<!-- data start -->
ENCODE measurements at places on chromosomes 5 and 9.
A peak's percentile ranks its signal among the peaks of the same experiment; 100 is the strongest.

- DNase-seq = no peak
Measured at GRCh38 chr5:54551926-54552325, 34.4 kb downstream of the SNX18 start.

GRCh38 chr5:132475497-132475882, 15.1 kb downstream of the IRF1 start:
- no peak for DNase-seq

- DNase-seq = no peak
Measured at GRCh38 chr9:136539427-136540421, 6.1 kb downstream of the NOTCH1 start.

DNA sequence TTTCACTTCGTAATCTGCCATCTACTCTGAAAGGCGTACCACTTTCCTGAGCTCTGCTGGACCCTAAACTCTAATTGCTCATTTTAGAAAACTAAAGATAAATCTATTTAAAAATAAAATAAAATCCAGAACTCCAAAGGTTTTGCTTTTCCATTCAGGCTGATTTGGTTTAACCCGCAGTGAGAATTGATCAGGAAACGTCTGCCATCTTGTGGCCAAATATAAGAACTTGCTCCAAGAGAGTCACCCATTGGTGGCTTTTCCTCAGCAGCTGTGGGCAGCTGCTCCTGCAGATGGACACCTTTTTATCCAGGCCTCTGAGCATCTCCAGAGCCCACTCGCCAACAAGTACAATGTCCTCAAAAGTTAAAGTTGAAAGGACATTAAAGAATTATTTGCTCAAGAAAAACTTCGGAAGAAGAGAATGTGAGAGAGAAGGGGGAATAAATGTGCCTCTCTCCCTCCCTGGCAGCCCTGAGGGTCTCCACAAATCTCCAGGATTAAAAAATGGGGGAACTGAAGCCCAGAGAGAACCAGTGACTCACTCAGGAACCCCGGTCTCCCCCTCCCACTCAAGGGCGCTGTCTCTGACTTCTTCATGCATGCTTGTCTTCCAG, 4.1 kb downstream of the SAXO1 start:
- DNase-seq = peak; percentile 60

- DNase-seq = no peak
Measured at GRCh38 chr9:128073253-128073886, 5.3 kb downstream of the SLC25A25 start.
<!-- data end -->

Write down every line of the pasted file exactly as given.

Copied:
ENCODE measurements at places on chromosomes 5 and 9.
A peak's percentile ranks its signal among the peaks of the same experiment; 100 is the strongest.

- DNase-seq = no peak
Measured at GRCh38 chr5:54551926-54552325, 34.4 kb downstream of the SNX18 start.

GRCh38 chr5:132475497-132475882, 15.1 kb downstream of the IRF1 start:
- no peak for DNase-seq

- DNase-seq = no peak
Measured at GRCh38 chr9:136539427-136540421, 6.1 kb downstream of the NOTCH1 start.

DNA sequence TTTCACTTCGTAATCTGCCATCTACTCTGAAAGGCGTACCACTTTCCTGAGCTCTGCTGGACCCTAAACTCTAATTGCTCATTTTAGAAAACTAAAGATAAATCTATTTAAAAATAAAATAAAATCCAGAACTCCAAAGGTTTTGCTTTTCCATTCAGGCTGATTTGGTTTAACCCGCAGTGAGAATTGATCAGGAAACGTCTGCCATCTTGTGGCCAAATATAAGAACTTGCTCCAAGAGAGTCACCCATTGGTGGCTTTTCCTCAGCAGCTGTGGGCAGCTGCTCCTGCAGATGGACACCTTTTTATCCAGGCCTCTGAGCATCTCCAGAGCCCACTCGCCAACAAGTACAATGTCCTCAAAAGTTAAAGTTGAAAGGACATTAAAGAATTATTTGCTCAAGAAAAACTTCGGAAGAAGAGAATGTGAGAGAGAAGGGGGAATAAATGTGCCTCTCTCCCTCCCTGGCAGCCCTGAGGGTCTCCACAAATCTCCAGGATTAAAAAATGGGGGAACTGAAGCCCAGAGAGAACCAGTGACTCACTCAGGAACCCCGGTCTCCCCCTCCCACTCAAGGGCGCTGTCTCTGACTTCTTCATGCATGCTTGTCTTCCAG, 4.1 kb downstream of the SAXO1 start:
- DNase-seq = peak; percentile 60

- DNase-seq = no peak
Measured at GRCh38 chr9:128073253-128073886, 5.3 kb downstream of the SLC25A25 start.